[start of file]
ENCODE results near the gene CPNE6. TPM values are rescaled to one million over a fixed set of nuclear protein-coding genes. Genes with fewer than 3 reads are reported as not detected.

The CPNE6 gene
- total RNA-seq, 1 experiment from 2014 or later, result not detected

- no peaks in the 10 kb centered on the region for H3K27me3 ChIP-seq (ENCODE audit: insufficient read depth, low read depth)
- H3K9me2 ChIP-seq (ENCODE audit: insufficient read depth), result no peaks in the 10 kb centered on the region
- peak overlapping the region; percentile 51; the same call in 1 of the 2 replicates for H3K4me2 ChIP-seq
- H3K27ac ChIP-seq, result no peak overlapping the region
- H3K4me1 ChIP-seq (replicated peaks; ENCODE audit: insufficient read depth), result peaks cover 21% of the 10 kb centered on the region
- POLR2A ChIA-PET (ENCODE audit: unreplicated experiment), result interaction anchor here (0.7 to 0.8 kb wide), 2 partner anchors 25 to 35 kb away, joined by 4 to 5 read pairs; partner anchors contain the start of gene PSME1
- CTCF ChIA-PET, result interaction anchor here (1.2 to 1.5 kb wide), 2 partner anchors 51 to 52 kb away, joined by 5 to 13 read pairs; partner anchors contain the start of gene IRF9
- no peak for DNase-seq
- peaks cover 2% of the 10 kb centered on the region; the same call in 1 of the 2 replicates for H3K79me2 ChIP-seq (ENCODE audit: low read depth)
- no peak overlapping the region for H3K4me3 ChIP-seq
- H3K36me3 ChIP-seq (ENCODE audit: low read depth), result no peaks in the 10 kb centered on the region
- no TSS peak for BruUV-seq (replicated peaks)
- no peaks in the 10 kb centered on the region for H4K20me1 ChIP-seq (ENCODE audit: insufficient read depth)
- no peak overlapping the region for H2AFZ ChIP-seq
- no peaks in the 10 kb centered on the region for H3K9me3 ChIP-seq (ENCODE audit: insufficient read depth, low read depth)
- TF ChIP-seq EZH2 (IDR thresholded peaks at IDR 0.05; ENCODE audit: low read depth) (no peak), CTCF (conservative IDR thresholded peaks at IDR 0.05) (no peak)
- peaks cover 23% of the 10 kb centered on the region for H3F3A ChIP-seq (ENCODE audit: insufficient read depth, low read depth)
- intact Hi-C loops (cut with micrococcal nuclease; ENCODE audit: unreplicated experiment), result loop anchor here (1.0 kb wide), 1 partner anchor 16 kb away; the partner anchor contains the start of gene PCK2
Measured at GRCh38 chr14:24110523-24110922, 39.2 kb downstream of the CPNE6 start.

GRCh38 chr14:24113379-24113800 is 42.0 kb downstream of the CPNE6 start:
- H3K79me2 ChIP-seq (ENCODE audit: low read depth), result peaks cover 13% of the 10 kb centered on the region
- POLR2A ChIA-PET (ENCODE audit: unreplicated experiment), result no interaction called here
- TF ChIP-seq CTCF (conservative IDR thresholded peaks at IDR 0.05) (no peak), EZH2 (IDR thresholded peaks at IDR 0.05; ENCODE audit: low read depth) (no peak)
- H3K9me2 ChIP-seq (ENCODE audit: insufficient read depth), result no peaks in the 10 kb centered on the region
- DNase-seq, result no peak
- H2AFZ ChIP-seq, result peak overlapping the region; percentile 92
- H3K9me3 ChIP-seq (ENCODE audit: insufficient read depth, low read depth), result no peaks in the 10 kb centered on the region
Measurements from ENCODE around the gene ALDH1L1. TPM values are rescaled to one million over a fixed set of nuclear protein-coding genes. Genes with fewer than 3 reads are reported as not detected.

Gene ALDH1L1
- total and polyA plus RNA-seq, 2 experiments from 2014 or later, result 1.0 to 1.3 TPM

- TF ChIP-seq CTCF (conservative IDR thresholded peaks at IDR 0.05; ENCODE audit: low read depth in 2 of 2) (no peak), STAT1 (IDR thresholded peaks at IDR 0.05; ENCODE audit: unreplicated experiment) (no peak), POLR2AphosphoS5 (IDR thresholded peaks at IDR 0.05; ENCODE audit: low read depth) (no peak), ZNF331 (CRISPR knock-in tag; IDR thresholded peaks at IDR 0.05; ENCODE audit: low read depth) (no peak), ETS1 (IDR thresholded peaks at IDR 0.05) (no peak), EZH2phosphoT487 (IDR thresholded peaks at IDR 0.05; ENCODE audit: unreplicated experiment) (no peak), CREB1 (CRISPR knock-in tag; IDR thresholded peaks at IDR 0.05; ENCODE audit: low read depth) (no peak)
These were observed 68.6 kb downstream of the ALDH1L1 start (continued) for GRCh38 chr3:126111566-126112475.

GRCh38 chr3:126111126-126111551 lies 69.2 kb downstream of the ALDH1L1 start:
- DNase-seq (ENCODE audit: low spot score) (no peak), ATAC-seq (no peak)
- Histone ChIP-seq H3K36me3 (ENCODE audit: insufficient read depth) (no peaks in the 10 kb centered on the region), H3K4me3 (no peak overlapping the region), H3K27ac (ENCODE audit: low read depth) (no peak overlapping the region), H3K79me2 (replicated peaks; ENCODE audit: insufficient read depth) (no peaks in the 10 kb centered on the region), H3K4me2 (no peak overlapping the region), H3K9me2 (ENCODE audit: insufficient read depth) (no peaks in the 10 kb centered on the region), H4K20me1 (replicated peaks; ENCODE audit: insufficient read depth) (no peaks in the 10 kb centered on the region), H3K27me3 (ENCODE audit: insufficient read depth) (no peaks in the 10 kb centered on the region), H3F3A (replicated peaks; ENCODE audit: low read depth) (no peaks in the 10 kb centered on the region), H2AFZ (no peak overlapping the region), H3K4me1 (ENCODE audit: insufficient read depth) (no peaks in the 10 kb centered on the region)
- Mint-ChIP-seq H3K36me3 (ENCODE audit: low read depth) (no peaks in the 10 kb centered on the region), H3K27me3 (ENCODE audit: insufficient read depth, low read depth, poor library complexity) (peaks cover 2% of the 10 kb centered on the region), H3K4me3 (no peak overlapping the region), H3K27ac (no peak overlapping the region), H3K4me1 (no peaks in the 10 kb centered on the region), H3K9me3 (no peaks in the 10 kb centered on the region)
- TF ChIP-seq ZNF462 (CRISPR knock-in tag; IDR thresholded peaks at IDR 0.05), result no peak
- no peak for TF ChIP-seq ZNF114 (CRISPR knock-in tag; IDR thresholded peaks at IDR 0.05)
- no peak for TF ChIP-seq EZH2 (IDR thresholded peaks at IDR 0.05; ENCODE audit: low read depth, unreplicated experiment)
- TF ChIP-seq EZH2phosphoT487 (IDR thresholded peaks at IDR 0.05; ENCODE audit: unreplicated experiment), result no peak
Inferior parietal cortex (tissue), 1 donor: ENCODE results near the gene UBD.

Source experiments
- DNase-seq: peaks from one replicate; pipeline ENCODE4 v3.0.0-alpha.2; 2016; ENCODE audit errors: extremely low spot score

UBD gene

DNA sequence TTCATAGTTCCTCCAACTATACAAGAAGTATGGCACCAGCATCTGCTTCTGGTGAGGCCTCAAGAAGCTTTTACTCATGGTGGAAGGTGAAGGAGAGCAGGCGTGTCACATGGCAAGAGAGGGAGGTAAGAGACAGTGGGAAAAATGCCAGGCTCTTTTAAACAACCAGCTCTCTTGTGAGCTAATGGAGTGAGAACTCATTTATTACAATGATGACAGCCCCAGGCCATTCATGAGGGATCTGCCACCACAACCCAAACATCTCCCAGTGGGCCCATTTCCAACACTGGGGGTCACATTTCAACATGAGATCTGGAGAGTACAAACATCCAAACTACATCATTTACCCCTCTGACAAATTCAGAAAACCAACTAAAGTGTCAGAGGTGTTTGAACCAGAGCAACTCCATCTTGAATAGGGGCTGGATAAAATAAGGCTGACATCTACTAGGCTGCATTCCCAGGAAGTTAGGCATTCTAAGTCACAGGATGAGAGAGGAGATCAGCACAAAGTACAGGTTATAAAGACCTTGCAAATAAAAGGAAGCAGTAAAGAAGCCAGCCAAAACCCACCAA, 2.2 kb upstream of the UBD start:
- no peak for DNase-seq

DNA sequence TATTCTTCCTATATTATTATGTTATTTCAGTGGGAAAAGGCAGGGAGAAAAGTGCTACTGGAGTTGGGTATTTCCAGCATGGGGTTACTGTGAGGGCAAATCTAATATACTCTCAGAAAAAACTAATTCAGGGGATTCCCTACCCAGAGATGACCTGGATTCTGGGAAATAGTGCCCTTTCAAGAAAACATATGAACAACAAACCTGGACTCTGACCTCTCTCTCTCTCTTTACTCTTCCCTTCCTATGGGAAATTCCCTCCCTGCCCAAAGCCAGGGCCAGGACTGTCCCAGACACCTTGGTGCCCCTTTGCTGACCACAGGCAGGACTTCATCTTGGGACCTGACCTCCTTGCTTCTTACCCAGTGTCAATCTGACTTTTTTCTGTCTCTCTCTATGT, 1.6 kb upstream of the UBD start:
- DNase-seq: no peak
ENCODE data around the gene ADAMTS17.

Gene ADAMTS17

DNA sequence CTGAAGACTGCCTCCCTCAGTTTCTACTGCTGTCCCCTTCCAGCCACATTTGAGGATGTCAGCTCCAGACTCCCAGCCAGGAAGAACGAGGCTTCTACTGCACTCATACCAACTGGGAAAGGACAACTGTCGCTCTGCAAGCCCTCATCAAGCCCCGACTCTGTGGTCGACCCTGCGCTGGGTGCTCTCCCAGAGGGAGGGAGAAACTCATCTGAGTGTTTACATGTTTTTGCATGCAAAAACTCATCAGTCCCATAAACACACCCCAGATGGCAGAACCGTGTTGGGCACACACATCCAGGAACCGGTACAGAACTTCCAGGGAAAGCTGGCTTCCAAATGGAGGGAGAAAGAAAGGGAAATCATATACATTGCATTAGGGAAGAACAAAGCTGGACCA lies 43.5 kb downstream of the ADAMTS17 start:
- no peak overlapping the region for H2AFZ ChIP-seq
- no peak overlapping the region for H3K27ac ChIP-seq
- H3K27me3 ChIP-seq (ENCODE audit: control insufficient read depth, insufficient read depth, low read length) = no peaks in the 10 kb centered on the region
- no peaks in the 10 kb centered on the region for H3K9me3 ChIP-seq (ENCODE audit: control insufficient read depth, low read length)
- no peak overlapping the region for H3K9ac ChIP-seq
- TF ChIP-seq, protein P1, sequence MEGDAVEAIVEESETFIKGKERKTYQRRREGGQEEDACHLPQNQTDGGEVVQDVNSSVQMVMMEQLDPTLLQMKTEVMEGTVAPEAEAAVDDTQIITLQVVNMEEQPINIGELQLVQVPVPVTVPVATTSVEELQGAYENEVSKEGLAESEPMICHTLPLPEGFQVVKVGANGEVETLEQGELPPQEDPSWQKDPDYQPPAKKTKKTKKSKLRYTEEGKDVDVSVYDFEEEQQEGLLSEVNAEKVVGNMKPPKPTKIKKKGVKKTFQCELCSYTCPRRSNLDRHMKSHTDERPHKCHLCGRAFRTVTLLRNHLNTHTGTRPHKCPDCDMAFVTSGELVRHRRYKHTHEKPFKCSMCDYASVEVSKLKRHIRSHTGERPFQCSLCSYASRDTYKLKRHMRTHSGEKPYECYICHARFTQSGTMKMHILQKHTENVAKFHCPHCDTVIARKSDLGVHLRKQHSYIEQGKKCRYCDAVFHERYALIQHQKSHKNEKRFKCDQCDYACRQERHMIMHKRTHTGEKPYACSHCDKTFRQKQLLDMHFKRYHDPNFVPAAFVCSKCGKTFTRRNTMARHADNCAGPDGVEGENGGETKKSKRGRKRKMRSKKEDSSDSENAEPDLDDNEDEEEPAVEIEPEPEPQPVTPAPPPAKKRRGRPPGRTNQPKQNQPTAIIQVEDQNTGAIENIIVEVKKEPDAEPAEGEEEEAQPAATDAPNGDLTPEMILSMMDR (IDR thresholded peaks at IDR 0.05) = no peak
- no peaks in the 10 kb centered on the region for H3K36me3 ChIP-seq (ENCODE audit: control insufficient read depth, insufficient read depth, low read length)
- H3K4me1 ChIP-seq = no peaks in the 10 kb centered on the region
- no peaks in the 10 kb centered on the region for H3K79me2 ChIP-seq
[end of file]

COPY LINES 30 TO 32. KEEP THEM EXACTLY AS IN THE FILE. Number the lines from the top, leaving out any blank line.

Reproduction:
- H3K9me3 ChIP-seq (ENCODE audit: insufficient read depth, low read depth), result no peaks in the 10 kb centered on the region
Measurements from ENCODE around the gene ALDH1L1. TPM values are rescaled to one million over a fixed set of nuclear protein-coding genes. Genes with fewer than 3 reads are reported as not detected.

Gene ALDH1L1